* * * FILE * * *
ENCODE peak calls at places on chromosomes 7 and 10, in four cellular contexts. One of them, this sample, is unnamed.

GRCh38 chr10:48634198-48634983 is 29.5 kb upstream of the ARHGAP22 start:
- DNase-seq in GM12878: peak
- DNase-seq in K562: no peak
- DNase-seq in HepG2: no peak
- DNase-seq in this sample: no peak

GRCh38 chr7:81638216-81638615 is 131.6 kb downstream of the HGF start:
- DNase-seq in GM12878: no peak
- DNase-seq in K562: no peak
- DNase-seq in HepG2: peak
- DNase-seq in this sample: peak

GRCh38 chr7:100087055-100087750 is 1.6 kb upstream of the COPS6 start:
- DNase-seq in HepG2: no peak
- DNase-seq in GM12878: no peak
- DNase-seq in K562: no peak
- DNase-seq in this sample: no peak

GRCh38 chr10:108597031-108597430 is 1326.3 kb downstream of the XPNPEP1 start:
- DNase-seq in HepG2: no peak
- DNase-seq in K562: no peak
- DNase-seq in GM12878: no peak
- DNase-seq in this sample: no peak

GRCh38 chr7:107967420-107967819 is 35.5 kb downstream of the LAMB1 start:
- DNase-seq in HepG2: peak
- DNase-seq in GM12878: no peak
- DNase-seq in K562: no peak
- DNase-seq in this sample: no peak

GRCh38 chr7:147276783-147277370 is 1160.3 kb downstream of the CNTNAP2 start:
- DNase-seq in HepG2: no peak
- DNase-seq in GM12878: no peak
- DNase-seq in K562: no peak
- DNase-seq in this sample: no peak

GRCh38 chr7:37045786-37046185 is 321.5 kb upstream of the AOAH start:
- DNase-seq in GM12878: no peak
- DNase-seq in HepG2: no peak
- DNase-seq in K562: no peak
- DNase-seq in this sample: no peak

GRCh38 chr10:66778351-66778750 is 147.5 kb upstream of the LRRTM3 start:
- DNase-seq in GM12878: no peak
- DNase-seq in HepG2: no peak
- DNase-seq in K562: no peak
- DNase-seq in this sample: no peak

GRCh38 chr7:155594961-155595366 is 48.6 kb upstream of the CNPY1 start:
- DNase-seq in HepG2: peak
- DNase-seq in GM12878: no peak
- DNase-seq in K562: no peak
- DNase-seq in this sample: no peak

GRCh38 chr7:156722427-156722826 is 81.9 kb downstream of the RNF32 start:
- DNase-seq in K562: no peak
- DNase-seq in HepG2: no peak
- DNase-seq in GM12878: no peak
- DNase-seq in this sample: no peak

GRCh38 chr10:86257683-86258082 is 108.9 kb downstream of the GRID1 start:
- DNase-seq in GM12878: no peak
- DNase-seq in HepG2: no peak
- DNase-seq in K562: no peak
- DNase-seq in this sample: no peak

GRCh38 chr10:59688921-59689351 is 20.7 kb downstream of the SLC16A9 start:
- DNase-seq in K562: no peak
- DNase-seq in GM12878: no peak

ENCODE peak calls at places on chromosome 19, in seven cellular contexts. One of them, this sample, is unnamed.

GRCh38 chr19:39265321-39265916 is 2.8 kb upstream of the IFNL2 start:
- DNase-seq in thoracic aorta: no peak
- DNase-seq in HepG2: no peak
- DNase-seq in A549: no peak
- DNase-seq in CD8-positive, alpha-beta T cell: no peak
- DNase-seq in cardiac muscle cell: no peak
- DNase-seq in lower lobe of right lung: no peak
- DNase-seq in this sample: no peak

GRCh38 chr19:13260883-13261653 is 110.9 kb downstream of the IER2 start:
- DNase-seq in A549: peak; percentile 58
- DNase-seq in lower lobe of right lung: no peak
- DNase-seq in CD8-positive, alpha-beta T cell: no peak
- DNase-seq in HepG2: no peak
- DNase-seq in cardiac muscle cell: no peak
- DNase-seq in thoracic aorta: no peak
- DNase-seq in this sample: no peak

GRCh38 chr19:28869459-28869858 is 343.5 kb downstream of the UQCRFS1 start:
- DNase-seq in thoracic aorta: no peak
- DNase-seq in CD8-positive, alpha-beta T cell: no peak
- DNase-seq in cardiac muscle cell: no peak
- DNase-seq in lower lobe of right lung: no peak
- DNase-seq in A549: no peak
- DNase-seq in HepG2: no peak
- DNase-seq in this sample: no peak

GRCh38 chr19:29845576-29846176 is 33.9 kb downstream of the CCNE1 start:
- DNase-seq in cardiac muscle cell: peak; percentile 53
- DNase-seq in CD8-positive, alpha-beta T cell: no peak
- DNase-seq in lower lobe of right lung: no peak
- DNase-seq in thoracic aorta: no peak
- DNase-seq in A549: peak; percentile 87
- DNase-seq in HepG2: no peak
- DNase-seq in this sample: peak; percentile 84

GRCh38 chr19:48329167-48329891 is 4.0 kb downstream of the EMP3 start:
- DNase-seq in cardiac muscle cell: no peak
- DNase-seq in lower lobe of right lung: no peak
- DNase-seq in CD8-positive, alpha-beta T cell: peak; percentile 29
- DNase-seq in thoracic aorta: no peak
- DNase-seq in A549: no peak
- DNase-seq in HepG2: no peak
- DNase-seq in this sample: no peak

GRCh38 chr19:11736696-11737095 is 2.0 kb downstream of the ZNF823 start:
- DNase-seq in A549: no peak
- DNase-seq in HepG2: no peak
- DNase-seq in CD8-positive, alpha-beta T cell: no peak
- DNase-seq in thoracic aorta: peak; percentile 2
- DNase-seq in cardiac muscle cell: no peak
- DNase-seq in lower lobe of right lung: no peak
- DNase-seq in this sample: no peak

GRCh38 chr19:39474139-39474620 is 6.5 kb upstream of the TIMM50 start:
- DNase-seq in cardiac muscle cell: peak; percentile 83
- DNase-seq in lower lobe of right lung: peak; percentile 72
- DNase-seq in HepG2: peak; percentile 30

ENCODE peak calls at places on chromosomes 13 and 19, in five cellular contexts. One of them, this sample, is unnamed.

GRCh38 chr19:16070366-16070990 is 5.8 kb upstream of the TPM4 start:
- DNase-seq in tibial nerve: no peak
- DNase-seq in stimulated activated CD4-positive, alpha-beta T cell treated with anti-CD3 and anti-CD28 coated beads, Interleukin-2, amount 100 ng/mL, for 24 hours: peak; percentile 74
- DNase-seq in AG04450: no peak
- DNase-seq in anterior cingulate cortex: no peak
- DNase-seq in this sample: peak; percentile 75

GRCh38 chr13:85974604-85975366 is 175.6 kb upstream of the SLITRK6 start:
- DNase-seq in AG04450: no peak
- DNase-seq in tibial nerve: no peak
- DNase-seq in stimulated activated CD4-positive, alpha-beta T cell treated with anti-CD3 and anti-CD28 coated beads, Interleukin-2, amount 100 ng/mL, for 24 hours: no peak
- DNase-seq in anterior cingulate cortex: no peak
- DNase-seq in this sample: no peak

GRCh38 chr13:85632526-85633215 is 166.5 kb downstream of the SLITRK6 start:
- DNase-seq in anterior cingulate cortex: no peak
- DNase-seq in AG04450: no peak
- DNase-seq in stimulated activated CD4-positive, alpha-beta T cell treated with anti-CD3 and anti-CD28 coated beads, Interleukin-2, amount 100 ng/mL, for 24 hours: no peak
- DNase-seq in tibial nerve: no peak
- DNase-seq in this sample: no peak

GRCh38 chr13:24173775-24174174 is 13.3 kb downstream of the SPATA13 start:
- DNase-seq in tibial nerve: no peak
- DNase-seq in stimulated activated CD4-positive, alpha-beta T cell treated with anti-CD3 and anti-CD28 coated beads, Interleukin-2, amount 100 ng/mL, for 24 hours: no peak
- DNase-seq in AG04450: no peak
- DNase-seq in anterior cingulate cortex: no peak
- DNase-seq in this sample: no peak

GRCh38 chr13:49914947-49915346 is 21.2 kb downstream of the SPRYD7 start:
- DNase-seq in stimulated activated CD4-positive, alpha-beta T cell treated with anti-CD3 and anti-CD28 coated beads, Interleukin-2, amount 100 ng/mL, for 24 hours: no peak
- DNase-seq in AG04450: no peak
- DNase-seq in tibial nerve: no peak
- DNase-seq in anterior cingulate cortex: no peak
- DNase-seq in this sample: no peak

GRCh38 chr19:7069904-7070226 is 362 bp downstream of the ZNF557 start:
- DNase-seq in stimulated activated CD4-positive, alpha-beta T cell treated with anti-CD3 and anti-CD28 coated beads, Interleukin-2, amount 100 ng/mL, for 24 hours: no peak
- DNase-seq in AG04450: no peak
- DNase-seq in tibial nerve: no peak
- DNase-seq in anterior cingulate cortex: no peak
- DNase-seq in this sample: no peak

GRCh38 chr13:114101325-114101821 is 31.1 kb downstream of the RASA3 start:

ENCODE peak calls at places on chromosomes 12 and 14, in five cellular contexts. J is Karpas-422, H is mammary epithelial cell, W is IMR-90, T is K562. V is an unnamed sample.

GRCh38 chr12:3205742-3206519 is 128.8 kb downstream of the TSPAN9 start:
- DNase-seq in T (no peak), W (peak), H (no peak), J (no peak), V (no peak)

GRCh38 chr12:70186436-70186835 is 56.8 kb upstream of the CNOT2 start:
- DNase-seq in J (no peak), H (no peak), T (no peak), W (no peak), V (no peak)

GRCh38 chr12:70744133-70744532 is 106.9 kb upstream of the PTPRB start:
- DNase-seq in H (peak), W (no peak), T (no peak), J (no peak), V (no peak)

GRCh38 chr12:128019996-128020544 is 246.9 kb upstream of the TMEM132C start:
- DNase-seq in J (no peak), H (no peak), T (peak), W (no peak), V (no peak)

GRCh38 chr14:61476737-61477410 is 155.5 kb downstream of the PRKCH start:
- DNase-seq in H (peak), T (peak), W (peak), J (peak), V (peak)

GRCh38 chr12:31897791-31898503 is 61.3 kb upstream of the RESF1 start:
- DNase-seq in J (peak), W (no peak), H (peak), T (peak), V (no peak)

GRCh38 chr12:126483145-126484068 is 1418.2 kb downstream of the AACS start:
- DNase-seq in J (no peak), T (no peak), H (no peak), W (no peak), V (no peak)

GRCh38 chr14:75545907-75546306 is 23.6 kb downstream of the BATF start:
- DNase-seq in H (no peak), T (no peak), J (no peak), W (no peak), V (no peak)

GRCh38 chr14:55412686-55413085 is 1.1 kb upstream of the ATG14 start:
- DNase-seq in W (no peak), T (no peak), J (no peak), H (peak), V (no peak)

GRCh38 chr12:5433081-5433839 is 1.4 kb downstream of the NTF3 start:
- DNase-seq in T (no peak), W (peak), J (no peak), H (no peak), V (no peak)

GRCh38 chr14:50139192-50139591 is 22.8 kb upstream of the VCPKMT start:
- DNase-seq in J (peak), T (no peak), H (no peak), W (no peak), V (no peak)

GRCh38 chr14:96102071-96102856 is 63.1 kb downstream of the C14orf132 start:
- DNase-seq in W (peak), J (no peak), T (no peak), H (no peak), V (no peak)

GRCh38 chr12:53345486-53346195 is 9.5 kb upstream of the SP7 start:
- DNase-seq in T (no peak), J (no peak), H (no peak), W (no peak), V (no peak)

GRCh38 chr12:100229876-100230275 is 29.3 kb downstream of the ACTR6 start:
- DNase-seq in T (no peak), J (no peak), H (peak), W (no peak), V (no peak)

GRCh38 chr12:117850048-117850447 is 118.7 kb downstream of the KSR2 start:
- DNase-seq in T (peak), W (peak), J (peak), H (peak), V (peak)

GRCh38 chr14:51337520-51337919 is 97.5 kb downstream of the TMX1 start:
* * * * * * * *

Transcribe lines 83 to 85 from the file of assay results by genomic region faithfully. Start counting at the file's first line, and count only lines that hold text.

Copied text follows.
- DNase-seq in HepG2: no peak
- DNase-seq in this sample: no peak

GRCh38 chr19:29845576-29846176 is 33.9 kb downstream of the CCNE1 start: